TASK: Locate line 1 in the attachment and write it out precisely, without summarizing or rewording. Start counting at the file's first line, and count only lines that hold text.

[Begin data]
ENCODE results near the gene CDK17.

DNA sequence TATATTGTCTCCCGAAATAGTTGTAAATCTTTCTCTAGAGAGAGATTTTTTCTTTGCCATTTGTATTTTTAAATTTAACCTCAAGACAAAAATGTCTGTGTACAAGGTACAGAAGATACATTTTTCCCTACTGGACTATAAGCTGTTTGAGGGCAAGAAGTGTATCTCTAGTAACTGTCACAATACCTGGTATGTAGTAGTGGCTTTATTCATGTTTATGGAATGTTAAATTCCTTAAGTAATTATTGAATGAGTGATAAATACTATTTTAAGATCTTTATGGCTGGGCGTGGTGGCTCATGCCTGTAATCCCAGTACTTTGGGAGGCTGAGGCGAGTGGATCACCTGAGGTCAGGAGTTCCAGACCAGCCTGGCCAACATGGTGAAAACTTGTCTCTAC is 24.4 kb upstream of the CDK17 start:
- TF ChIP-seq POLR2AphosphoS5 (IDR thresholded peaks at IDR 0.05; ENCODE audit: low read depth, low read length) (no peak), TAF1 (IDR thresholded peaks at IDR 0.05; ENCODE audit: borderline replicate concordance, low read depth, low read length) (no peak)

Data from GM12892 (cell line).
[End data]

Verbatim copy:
ENCODE results near the gene CDK17.